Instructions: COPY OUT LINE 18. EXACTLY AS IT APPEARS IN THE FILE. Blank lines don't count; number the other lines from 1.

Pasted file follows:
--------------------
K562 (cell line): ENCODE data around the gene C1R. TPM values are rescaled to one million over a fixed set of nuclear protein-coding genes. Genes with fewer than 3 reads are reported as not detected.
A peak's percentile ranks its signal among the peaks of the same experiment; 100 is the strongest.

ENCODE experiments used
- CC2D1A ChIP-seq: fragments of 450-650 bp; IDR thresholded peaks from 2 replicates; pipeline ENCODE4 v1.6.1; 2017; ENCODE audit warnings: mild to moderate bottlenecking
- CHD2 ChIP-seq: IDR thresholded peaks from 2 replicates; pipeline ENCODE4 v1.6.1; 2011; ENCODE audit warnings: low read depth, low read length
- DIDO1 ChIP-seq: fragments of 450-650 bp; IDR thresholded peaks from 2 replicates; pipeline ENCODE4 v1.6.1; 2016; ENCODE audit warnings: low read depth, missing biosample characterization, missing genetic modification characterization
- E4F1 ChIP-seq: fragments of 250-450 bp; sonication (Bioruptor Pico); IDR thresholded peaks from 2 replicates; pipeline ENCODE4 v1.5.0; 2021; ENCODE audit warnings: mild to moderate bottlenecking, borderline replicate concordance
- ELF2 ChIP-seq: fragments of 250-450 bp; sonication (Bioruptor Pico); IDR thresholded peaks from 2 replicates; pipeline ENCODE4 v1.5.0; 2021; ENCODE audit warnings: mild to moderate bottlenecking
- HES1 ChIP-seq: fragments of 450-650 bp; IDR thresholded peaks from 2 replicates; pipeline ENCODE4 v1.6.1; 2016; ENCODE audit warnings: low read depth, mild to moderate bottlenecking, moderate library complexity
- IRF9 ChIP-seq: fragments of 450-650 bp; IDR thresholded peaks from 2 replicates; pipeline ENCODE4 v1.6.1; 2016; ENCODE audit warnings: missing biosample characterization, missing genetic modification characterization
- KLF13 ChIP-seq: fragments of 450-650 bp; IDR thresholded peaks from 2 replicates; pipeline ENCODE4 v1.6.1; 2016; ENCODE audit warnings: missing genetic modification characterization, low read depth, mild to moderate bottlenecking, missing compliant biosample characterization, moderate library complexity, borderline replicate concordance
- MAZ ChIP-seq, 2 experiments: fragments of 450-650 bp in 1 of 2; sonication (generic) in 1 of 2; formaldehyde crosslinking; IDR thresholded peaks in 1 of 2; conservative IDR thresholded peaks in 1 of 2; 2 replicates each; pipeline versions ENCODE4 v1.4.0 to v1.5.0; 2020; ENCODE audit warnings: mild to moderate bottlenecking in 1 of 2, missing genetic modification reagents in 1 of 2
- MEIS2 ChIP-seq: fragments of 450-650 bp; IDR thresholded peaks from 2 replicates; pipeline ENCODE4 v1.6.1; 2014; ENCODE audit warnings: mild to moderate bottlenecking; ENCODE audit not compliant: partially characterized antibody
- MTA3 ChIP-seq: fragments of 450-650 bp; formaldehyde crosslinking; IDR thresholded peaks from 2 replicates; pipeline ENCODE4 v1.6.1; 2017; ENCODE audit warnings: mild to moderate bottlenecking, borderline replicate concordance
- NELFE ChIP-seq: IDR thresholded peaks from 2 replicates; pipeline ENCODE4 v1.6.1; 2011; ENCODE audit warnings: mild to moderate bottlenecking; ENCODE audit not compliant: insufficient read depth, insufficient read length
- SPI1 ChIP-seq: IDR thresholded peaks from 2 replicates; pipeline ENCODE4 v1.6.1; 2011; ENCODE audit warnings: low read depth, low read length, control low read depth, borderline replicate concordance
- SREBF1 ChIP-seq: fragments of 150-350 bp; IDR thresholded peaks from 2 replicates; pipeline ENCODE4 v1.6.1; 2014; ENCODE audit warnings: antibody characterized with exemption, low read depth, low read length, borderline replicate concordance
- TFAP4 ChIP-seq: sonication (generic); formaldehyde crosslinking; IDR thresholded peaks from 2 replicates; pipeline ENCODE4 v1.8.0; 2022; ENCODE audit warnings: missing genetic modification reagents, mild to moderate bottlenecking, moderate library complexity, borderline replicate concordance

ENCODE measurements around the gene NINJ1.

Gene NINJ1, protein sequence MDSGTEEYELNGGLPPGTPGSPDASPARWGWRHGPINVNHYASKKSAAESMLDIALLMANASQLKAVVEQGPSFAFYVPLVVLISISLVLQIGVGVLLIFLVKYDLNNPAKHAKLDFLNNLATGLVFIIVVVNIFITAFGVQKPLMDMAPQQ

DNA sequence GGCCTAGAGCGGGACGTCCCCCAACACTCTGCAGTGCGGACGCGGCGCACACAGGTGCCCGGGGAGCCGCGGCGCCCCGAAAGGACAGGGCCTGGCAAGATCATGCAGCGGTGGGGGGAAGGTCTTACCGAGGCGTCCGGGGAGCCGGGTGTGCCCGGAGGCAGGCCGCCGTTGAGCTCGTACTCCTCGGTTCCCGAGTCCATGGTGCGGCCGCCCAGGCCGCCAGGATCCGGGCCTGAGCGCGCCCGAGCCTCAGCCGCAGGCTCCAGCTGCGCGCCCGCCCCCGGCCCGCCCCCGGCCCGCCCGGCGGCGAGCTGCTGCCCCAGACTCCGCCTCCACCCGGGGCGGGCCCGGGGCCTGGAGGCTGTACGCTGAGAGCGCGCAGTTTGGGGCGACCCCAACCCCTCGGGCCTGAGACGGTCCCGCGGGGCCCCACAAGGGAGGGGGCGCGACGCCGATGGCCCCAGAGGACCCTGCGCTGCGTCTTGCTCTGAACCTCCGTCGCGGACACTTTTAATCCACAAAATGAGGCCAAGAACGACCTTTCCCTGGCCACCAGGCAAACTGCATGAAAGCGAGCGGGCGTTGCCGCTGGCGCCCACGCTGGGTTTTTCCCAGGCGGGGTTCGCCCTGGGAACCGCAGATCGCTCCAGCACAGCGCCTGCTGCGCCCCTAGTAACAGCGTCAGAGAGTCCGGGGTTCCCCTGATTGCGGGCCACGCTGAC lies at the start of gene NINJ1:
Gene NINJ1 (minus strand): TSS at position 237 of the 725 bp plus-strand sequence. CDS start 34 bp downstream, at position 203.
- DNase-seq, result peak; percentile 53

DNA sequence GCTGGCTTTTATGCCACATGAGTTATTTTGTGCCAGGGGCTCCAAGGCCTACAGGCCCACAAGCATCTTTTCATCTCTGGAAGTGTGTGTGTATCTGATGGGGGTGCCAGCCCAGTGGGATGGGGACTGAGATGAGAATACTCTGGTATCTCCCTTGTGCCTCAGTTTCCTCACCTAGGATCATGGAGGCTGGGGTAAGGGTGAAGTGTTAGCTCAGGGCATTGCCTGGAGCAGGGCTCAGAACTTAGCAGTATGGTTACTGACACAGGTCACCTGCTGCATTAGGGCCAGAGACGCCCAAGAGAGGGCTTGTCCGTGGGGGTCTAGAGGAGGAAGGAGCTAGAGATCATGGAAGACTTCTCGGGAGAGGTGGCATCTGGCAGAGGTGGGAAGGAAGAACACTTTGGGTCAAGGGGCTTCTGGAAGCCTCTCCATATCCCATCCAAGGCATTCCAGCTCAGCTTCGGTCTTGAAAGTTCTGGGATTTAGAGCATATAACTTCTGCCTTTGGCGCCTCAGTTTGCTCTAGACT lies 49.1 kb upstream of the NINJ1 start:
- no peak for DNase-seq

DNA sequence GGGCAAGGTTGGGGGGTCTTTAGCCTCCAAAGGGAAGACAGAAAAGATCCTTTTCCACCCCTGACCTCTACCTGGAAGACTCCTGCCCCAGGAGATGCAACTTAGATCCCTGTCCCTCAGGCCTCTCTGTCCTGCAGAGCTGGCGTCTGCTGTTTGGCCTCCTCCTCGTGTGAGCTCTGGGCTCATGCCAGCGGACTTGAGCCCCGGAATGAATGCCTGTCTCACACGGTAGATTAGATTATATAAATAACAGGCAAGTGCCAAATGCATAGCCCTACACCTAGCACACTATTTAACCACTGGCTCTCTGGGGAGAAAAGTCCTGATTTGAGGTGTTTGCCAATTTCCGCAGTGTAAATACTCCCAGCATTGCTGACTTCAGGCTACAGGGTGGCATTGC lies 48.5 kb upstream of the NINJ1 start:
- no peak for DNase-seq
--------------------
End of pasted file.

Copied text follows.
- TFAP4 ChIP-seq: sonication (generic); formaldehyde crosslinking; IDR thresholded peaks from 2 replicates; pipeline ENCODE4 v1.8.0; 2022; ENCODE audit warnings: missing genetic modification reagents, mild to moderate bottlenecking, moderate library complexity, borderline replicate concordance